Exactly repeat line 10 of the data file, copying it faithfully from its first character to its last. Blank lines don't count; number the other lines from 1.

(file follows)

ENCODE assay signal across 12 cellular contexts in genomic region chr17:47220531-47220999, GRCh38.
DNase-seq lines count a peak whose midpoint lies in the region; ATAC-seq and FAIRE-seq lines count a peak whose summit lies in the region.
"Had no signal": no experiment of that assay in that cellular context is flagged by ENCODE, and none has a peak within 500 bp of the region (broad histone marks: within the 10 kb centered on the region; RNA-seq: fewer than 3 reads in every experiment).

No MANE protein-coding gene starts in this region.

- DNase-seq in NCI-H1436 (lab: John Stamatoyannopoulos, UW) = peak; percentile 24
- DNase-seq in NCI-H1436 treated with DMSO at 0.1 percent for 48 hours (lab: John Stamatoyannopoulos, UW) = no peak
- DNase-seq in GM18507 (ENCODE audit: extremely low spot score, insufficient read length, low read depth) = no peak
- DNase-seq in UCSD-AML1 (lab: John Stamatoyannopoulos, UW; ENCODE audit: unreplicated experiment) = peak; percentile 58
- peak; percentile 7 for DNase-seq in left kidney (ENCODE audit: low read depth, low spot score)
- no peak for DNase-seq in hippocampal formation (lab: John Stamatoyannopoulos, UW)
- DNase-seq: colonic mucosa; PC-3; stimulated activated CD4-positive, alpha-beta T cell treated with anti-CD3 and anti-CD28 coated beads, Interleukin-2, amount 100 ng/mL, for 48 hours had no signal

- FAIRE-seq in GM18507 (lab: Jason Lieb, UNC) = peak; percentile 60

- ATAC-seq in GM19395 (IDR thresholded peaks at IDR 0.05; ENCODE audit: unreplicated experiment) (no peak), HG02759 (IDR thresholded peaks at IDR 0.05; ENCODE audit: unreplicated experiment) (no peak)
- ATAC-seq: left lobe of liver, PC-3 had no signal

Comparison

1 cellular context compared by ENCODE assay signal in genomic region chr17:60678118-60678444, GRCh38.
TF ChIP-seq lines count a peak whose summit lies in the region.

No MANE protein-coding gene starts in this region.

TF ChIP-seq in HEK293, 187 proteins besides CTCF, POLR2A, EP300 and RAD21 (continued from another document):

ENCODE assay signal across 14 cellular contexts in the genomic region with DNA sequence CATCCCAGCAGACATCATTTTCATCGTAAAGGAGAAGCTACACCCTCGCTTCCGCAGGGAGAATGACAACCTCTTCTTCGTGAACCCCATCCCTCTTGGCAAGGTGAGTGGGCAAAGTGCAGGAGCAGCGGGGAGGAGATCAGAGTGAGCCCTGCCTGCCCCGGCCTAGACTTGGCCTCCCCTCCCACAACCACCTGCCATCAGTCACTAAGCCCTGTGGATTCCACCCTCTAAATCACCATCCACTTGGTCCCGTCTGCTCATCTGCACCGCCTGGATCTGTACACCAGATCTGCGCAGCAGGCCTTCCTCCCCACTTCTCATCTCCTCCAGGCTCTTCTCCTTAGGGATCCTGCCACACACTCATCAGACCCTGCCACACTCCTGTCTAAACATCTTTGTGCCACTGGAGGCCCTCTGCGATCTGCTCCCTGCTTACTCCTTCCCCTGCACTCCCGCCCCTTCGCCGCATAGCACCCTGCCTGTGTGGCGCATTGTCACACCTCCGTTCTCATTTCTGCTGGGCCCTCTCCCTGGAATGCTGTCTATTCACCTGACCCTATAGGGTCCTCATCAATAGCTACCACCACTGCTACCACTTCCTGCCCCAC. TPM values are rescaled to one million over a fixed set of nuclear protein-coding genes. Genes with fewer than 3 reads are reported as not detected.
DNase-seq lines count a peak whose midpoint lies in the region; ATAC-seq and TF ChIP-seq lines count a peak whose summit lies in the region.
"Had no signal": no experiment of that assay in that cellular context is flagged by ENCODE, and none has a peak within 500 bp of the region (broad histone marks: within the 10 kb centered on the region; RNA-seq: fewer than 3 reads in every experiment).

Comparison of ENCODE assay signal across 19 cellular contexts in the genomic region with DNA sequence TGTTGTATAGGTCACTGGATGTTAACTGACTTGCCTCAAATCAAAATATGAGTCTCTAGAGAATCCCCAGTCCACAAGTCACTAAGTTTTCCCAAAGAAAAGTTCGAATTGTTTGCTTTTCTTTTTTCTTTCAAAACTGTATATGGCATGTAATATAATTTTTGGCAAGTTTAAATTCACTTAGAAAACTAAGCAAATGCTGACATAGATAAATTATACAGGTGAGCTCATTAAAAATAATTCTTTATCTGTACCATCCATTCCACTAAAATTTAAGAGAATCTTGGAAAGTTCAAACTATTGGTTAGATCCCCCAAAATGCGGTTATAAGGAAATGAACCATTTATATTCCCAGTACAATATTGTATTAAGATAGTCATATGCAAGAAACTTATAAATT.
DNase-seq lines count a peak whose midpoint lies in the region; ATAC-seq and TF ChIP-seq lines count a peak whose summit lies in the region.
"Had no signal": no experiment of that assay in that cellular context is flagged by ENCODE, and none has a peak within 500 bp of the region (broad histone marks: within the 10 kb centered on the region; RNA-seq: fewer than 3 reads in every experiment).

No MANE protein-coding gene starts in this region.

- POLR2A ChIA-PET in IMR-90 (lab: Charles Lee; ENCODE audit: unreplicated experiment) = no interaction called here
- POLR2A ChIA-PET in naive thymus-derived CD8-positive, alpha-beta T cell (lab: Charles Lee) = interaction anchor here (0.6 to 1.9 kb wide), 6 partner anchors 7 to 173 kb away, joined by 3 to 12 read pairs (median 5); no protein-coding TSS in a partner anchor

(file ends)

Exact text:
- no peak for DNase-seq in hippocampal formation (lab: John Stamatoyannopoulos, UW)